Guerrilla Storytime

We strongly encourage anyone attending a library or educational conference, or planning professional development within their library or school to put on a Guerrilla Storytime. How do you do that? It’s REALLY EASY. Here is how we do it, but you don’t have to do it that way! And, in fact, if you come up with something else you love, we’d really like to hear about it.

All you need for our method is:

1. Some challenges that mix together behavior management (act out how you deal with a kid/parent doing x in the middle of storytime), early childhood development stuff (what’s your favorite way to incorporate letter knowledge/print motivation/phonological awareness into storytime) and actual activities (sing your favorite 5 little whatever song/lead the group in your favorite wiggle song). We got some great suggestions from Twitter, like people wanting to see transitions from one activity to the next. Also we noticed people love to see how you incorporate parent tips smoothly. We put the challenges on tongue depressors and stuck them all in fancy cups, but that’s really a matter of taste.

2. A bunch of YS librarians

3. A facilitator who  reads off the challenges, at which point people get up and share their best tricks.

4. It’s rad if you can bring shakers/parachutes/scarves/etc. and have people show how they use them.

If you want to facilitate a Guerrilla Storytime, just add your name to our calendar! If you’re going to a conference and want to know if anyone else is having a Guerrilla Storytime that you can attend, that’s on the calendar, too.

Once you’ve decided to facilitate a GS, the only thing left to do is figure out when/where and then get the word out. We suggest tweeting with the hashtag #guerrillastorytime before, during and after.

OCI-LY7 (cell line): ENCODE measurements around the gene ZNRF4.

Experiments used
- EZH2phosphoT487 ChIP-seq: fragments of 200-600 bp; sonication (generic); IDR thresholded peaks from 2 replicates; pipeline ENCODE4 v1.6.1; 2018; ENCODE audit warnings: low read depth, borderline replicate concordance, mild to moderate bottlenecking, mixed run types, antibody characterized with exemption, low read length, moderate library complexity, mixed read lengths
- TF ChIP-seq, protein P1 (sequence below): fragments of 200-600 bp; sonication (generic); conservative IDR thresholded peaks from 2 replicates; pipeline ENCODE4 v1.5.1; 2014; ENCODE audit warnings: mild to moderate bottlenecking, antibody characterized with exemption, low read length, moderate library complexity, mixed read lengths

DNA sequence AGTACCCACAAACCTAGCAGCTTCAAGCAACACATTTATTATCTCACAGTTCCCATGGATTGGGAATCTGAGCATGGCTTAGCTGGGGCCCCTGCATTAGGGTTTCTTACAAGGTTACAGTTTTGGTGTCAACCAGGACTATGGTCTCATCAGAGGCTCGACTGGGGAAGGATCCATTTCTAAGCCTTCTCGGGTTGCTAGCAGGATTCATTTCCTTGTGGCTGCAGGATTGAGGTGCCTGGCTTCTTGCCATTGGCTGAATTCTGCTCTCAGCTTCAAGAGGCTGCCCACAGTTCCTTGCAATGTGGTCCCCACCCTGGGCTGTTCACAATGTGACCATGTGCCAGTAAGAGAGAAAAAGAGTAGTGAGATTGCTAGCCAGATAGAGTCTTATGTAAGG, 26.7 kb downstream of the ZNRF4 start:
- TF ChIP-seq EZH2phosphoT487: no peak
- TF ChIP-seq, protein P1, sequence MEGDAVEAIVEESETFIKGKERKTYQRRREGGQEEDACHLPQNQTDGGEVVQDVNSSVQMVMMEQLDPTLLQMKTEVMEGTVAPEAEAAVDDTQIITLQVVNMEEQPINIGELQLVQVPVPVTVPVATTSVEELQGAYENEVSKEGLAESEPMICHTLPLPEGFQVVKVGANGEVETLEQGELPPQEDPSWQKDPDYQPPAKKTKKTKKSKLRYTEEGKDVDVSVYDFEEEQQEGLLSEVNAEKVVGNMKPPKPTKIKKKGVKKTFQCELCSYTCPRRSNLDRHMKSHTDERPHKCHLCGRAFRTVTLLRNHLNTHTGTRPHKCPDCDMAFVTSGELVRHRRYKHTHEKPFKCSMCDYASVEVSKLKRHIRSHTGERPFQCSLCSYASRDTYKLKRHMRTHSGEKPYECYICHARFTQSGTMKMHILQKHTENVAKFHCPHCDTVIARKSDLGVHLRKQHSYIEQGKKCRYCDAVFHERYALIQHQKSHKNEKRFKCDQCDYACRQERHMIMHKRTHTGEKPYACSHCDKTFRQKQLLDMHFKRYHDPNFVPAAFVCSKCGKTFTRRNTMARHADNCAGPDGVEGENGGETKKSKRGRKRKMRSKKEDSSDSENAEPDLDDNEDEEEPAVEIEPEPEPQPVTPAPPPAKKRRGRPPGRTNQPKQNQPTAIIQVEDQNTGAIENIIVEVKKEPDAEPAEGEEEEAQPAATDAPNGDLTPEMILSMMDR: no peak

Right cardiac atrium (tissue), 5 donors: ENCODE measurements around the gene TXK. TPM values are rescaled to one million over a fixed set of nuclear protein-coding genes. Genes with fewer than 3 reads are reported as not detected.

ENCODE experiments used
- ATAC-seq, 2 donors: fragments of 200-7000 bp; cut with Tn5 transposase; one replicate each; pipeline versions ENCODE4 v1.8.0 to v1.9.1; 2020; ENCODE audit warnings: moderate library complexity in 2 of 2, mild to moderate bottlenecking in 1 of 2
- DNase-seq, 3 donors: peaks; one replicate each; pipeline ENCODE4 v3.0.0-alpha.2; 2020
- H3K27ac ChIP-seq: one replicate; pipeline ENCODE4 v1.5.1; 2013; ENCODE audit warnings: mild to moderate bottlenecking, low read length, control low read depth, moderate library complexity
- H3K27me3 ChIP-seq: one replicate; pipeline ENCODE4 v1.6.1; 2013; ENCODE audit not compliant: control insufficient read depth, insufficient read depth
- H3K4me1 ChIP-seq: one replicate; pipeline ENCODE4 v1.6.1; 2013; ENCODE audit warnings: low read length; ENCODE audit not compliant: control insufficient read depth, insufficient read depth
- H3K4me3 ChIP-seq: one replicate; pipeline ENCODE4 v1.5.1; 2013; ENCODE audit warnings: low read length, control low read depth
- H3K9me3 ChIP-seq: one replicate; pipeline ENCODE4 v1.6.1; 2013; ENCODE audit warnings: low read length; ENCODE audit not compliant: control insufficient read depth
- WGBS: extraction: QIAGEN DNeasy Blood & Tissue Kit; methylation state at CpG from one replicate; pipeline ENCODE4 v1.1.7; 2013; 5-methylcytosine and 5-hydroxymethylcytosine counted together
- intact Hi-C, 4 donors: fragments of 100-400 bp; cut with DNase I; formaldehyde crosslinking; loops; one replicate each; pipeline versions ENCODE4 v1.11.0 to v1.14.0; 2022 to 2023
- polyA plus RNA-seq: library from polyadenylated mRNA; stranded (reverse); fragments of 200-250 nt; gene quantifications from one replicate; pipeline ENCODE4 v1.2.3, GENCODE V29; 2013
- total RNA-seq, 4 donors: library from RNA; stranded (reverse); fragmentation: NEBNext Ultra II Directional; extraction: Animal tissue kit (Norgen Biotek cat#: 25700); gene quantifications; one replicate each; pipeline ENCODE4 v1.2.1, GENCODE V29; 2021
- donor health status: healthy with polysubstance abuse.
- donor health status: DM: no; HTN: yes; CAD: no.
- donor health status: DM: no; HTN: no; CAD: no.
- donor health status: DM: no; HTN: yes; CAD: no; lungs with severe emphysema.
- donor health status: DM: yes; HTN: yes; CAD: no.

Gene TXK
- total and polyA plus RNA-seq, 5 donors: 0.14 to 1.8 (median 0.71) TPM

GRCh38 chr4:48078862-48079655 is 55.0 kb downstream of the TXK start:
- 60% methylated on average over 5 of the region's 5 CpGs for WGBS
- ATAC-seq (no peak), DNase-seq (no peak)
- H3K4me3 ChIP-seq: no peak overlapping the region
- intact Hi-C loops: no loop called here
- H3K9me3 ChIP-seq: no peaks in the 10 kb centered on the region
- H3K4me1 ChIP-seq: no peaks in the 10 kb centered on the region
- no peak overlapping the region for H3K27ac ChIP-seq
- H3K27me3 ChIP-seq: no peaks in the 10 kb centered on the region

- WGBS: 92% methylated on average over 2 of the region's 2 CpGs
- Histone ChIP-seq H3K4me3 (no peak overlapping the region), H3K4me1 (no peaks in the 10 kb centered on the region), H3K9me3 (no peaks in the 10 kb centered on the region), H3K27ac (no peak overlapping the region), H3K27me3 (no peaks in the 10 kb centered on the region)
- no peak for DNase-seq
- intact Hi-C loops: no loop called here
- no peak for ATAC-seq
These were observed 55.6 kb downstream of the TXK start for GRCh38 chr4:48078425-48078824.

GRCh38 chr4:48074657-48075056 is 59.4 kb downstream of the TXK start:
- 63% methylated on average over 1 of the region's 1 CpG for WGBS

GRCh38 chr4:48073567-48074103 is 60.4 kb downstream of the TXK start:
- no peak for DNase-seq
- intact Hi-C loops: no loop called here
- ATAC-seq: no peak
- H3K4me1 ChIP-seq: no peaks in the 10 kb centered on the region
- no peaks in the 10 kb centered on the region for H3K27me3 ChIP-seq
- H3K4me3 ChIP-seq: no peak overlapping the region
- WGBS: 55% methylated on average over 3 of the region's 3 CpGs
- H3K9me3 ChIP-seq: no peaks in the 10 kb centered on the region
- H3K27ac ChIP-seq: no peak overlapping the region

When it’s over, we strongly encourage you to send us pictures, videos and your thoughts on how it all went.

Are you interested in planning a Guerrilla Storytime and have questions? Want to get your Guerrilla Storytime on our master calendar? Or maybe you’ve already done Guerrilla Storytime and want to report back. Tell us about it here.

What Guerrilla Storytime Looks Like

The Guerrilla Storytime Inventor with her sparkly cup of challenges.

The Guerrilla Storytime Inventor with her sparkly cup of challenges.

Sometimes there are ukuleles (this is Amy rocking hers)

Sometimes there are ukuleles (this is Amy rocking hers)

There are rhymes! Anna doing Five Peas

There are rhymes! Anna doing Five Peas

There are youth librarians! Look at that happy crowd.

There are youth librarians! Look at that happy crowd.

  1. Would describing it as a big Show and Tell event between librarians be accurate?

    • Yes, like a show and tell with Q & A afterwards. There was a lot of advice giving and question answering. But I like show and tell!

    • That’s a great way to think about a major aspect of Guerrilla Storytime, Danielle! There is lots of sharing of storytime questions, demonstration of go-to songs/rhymes/fingerplays, talking about storytime issues, favorite books, etc. I’m inclined to say that Guerrilla Storytime is a bit more of a conversation, though, than a straight show and tell–everyone who wants to can be actively involved and participate. There’s not a formal presenter/audience relationship since no one person has the floor, so to speak.

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